HLS move to Allston digs imminent

BY MIKE RODMAN

Dean Robert Clark Tuesday announced that the Law School would move to a new location in Allston over the summer. Speaking to a standing room-only crowd at a LSC-sponsored town hall meeting Tuesday, Clark said that University President Lawrence Summers had informed him of the decision on Monday.

“Frankly, we were not expecting the move to come so soon. When the University told us to that the timetable was indefinite, we were thinking that it would be a few years,” Dean told the audience in Ames Courtroom.

Clark said that when he heard about the decision from Summers’s personal secretary, he was overjoyed.

“The President and I agree, these modular units are going to be the best thing that ever happened to the Law School since that Edy’s machine was installed in the Hark Box,” Clark said.

According to Rich Brighton at the Harvard Planning and Real Estate Office (HPREO), the Law School will be moved to land that the School currently owns in Allston. Brighton said the school would be temporarily located in modular classrooms until a permanent campus could be constructed “at some indefinite point.”

“The problem is that we still haven’t gotten all of the easements that we want to build the permanent campus on property that is currently leased out to someone else. But, after Genzyme’s lease runs out at the end of the century, the Law School will have a campus that will make the Business School jealous,” Brighton said.The modular units will be housed in the parking lot of the School’s Allston shopping center, which is also home to a Star Market and McDonald’s.

“The location should also help improve the quality of student life,” Clark said. “You all have been complaining about the Hark for years, and now — just think — McDonald’s!”

Even a few months ago, the HPREO wasn’t sure that HLS would be moving so soon. “Well, what happened is K-Mart declared bankruptcy and we realized that they would probably be moving out of the [shopping] center. Once we realized that we’d have a place for all of the books, we negotiated with Office Max for some of their parking spaces so that we’d also have room for the [modular] units,” Brighton said.

Dean Clark said that the K-Mart bankruptcy provided a “historic opportunity” for the Law School.

According to Brighton the modular classrooms have already been ordered from Whitley Manufacturing in Indiana. The units, which should arrive in August, will be air-conditioned and fully ADA-compliant.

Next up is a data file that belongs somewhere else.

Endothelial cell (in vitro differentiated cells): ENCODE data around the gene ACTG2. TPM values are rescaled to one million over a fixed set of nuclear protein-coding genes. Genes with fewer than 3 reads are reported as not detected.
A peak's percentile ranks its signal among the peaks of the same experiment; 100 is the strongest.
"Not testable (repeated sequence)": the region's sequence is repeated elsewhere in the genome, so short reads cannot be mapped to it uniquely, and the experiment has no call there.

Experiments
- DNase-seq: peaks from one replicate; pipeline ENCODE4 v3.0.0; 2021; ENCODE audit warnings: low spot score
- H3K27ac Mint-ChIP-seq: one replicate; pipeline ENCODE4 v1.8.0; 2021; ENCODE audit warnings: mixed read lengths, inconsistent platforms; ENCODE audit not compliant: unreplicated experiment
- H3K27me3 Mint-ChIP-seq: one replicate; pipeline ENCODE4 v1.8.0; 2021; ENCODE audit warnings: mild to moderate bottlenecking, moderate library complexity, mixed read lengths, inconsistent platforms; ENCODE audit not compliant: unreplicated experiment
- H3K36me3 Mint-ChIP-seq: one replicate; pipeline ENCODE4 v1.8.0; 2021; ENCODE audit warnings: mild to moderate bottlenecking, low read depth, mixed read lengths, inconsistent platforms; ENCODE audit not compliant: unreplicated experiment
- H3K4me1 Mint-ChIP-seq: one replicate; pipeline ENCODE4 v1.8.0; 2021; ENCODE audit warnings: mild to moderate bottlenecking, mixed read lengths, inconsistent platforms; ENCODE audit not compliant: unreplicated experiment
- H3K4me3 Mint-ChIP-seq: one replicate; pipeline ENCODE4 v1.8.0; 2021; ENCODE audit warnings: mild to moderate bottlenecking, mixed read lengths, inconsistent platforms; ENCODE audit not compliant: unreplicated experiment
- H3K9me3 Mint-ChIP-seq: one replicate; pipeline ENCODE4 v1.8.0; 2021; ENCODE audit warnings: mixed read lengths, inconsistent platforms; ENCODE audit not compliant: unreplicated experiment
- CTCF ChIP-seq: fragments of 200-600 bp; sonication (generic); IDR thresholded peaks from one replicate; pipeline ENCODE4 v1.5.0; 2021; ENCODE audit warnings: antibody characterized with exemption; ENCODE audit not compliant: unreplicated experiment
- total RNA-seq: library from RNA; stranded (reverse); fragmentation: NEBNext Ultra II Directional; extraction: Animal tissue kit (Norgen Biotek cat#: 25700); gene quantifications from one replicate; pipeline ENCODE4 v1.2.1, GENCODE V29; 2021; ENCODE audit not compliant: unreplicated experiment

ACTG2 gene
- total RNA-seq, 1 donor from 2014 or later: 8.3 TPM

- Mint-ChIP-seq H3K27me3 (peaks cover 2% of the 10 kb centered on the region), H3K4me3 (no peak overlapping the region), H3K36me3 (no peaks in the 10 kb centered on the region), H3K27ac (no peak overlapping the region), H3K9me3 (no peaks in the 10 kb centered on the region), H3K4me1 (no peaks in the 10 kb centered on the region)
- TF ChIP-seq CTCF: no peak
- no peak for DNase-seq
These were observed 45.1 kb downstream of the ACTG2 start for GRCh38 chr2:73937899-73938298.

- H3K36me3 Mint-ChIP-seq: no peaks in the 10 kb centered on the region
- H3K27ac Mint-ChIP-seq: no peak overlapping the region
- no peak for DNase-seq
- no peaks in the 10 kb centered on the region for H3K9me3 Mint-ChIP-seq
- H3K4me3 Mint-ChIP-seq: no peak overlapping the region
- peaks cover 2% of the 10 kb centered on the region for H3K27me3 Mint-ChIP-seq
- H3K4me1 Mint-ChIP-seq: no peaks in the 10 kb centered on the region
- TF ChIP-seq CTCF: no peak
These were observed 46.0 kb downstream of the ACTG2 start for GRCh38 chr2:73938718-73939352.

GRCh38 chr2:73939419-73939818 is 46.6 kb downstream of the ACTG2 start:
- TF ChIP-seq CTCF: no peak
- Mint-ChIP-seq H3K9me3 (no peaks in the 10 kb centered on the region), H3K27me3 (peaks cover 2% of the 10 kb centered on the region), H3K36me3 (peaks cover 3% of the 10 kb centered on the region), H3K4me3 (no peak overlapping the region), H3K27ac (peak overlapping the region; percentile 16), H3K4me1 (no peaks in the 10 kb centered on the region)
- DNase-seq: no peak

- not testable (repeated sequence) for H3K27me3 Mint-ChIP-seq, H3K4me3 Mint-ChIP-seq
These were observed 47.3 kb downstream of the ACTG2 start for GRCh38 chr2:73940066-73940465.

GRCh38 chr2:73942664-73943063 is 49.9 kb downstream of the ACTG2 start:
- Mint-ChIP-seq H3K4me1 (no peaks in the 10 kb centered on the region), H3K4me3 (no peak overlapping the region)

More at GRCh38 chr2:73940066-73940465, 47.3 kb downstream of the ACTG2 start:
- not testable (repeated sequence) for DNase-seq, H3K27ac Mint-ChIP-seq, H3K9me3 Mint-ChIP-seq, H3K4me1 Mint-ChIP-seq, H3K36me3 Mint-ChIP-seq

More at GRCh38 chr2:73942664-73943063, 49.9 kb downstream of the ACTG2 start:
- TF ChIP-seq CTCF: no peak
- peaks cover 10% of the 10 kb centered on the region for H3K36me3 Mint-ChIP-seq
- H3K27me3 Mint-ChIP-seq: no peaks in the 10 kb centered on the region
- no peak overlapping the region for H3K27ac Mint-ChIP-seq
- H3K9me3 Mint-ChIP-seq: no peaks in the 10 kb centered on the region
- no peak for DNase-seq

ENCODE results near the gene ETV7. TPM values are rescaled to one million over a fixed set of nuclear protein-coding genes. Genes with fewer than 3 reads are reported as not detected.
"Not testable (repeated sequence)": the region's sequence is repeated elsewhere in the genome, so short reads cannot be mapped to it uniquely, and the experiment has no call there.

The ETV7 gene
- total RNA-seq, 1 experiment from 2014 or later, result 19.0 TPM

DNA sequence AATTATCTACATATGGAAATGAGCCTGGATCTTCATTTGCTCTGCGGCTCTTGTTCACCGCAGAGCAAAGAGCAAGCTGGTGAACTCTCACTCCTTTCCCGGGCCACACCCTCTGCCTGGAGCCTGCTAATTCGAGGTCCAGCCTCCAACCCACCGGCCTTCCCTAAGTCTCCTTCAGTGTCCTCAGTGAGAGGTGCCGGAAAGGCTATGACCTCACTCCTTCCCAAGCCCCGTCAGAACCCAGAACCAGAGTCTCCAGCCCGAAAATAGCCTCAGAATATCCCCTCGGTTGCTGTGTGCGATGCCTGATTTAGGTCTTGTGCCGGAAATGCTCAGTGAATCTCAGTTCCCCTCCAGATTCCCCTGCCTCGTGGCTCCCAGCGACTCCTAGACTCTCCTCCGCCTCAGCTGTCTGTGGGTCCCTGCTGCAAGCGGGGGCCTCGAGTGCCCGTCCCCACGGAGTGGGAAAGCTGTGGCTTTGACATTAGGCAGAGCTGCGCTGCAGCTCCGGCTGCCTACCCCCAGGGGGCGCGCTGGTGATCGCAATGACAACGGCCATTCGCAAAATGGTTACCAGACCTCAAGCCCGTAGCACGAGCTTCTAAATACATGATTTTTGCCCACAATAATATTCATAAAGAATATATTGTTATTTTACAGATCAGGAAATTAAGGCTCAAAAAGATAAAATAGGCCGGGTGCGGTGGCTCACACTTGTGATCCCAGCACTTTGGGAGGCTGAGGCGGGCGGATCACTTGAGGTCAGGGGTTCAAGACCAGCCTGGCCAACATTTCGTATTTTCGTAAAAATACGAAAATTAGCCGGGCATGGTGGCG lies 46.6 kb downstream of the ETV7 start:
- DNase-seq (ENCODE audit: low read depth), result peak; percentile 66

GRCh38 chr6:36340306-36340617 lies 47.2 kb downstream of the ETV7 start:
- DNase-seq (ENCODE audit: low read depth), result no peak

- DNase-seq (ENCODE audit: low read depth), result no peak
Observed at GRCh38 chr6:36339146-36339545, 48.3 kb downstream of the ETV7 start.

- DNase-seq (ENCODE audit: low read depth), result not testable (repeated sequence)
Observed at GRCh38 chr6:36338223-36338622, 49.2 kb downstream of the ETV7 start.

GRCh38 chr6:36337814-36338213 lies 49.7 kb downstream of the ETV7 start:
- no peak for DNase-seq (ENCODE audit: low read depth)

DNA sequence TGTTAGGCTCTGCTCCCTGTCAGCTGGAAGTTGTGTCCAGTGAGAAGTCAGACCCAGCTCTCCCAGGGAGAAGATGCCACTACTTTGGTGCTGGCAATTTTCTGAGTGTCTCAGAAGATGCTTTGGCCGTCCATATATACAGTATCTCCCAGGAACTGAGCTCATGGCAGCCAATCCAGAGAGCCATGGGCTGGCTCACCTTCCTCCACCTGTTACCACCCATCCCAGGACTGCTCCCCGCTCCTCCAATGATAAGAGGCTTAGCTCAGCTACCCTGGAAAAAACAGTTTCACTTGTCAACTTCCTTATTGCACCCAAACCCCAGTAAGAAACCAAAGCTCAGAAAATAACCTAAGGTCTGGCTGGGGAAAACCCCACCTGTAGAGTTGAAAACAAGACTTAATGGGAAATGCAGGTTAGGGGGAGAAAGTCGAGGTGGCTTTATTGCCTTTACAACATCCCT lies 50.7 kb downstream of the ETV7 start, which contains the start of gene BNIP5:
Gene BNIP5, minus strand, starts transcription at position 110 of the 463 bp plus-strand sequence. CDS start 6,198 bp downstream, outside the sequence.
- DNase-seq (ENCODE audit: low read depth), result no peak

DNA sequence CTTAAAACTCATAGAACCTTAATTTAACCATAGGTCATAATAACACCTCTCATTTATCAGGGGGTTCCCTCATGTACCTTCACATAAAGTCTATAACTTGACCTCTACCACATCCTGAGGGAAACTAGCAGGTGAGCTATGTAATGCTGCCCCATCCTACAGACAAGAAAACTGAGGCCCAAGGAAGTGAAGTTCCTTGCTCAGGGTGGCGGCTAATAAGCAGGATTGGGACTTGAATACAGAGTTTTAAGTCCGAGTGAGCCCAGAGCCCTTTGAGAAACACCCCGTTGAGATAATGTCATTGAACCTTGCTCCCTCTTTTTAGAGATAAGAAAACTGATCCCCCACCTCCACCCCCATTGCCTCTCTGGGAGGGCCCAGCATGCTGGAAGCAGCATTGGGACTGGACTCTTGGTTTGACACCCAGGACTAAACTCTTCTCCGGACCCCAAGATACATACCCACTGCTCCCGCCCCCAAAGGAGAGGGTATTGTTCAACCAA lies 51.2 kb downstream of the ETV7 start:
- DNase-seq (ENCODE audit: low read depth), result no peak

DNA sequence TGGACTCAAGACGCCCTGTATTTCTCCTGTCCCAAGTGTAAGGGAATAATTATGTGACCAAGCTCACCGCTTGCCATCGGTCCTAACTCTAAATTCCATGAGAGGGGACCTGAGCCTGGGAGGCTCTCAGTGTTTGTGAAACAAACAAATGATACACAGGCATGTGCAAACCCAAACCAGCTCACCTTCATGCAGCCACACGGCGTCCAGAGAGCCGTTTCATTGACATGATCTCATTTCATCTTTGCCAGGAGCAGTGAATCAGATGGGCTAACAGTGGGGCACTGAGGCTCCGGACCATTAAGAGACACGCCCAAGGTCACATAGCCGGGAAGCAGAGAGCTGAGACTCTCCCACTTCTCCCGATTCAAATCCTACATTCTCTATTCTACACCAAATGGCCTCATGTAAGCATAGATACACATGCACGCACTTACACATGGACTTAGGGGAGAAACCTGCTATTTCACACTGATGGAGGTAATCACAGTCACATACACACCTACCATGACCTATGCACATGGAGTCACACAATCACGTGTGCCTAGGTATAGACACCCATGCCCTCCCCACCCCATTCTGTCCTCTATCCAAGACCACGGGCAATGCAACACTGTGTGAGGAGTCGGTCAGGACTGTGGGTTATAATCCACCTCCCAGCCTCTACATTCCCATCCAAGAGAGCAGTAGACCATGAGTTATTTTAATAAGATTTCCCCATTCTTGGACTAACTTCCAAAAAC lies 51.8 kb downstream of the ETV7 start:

While the new campus will not have any housing for law students, Clark said that he did not think that students would be too upset.

“After all, new students will not know what they are missing, and I think returning students will be relieved that they don’t have to live in Gropius anymore,” he told the assembled students. “We think forcing you to find expensive apartments in the Boston area, while refusing to raise the financial aid budget, will help students learn how to innovate. If all else fails, students can just camp out.”

Most students attending the town hall meeting did seem to mind.

“As long as I still graduate from Harvard, why would I care? It’s not like the firms are going to care,” Aaron Thomas said. “They’re probably going to still have interviews at the Charles. And I don’t go to class anyway.”

The faculty reaction, however, has been somewhat more mixed.

“This is absolutely outrageous,” Professor Ann Marie Slaughter said on the condition of confidentiality. “I bike to school. I can’t bike another half-mile.”

Still, Dean Clark was confident that faculty and alumni would eventually come to appreciate the school’s new Allston home.

“Some of the alumni are going to squeal like hogs going to the slaughter house, but we have to be remember that in the long term their squeals just aren’t going to matter. I mean, we all die sometime right? And eventually they won’t be around to squeal any more. And if they squeal too loud then they certainly won’t be around. Then there will just be alumni who appreciated the convenience of going to school right next to an incredible supermarket. And it is an incredible supermarket. Have you seen their imported foods section?” Clark said to the audience.

Professor Elena Kagan, who had investigated a move to Allston as the chair of the Historic Allston Location Opportunity Committee, refused to comment on the decision. “Our committee hadn’t gotten very far when this decision was announced. Some of our members were having difficulty figuring out how to catch the No. 69 bus and never even got a chance to visit Allston,” Kagan said. “Still, even if I had something to say, I wouldn’t contradict Dean Clark. I may have tenure, but I’m still new here.”

Brighton said that the old Law School campus would be used by the Faculty of Arts and Sciences (FAS).

“I think that we’re probably going to raze the entire thing. We want to build a 21th century leisure and entertainment center for the undergrads. Also we might build some dorms there. Some of the FAS faculty don’t like having the students living so close, so we might move them out of Harvard Yard and into new dorms on the [current] Law School campus,” Brighton said.

“Of course, we’ll have to replace the Gropius complex. No self respecting undergrad would ever live there,” he added.

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